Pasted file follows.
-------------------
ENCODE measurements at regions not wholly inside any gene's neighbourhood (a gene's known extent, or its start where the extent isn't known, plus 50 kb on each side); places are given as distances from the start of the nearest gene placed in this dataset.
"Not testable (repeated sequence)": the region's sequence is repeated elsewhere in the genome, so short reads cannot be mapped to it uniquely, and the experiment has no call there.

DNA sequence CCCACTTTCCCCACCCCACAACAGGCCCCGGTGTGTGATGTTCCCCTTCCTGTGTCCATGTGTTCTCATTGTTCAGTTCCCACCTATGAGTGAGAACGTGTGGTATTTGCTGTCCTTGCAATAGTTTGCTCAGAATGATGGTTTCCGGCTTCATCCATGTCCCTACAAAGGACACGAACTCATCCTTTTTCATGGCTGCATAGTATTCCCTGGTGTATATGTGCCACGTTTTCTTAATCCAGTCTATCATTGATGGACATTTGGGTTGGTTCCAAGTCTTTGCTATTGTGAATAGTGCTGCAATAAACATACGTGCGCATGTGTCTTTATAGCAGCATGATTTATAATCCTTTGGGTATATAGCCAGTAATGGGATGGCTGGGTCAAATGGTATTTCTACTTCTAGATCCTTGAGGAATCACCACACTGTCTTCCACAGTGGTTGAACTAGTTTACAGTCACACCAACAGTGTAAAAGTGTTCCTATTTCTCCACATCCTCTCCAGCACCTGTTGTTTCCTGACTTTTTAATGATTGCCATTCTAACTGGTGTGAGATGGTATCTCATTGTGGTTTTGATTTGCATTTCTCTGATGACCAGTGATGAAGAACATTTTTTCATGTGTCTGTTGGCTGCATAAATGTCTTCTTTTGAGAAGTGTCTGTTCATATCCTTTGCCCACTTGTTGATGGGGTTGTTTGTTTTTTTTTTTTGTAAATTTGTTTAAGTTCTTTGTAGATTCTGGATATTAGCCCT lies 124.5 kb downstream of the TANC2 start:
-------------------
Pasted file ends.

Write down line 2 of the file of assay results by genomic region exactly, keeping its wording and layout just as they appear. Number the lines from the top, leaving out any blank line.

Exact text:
"Not testable (repeated sequence)": the region's sequence is repeated elsewhere in the genome, so short reads cannot be mapped to it uniquely, and the experiment has no call there.